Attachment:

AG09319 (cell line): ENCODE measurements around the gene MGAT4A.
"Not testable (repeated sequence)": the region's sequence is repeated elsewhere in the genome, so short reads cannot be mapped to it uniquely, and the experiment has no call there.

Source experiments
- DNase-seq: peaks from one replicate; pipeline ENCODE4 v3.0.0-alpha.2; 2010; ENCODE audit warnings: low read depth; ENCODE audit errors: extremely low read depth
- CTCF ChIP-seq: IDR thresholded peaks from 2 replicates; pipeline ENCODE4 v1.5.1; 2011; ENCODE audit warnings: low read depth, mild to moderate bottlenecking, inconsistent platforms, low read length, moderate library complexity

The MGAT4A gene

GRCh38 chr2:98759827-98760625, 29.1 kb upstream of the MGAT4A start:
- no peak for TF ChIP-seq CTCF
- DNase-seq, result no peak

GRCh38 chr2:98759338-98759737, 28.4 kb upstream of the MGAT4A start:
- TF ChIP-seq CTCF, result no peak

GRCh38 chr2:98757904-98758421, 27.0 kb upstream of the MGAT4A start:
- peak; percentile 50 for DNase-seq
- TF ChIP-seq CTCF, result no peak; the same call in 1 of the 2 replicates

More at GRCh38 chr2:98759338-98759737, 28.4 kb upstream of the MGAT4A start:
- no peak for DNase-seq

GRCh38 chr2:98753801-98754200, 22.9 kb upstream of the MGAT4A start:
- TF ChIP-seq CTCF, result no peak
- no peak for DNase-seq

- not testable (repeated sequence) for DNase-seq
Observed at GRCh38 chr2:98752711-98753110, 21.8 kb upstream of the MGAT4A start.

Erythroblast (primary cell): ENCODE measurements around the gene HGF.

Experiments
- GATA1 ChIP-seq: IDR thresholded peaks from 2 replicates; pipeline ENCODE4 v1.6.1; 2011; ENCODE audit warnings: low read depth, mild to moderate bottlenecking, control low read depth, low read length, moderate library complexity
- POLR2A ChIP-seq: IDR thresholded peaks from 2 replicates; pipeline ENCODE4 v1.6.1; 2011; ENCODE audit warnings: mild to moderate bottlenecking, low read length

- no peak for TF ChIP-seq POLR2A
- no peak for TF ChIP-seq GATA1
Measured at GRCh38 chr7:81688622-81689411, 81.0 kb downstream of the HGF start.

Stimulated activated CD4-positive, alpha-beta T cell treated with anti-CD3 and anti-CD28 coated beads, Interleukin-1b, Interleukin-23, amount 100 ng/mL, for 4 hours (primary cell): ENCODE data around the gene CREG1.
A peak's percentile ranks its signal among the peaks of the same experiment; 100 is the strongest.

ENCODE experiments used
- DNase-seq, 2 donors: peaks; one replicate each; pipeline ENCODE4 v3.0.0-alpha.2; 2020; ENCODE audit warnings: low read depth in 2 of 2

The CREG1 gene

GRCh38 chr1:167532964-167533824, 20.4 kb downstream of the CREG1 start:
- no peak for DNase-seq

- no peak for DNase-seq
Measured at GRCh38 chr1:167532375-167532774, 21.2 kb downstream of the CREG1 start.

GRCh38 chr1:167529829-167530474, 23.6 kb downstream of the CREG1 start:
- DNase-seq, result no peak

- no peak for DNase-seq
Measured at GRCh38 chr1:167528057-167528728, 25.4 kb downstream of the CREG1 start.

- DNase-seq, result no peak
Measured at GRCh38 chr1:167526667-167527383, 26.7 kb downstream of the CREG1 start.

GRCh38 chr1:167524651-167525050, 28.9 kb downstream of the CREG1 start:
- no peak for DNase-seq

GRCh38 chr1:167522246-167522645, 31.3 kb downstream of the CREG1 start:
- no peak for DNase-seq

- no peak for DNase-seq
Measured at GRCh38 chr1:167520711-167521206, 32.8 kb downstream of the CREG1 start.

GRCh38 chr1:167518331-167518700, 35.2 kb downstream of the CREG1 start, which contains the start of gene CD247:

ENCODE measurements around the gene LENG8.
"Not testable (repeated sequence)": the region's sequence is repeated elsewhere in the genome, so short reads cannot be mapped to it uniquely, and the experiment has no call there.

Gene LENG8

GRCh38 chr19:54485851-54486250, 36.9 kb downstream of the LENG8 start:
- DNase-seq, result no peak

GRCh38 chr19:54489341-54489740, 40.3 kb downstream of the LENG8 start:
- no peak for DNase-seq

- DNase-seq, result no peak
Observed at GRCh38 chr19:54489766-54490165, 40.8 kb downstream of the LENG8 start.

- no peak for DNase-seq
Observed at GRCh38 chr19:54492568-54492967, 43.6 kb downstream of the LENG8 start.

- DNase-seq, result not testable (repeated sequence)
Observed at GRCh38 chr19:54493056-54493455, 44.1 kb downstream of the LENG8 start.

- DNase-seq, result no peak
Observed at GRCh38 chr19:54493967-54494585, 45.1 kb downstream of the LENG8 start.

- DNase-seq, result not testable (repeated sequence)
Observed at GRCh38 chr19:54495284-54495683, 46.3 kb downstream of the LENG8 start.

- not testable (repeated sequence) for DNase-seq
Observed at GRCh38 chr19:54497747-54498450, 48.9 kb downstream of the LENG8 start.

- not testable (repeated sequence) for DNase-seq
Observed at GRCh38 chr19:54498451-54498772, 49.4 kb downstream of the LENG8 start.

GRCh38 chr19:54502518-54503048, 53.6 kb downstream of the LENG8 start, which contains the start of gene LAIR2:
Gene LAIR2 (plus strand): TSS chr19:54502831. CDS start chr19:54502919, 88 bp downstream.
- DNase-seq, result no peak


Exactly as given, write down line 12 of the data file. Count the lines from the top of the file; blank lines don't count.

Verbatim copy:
GRCh38 chr2:98757904-98758421, 27.0 kb upstream of the MGAT4A start: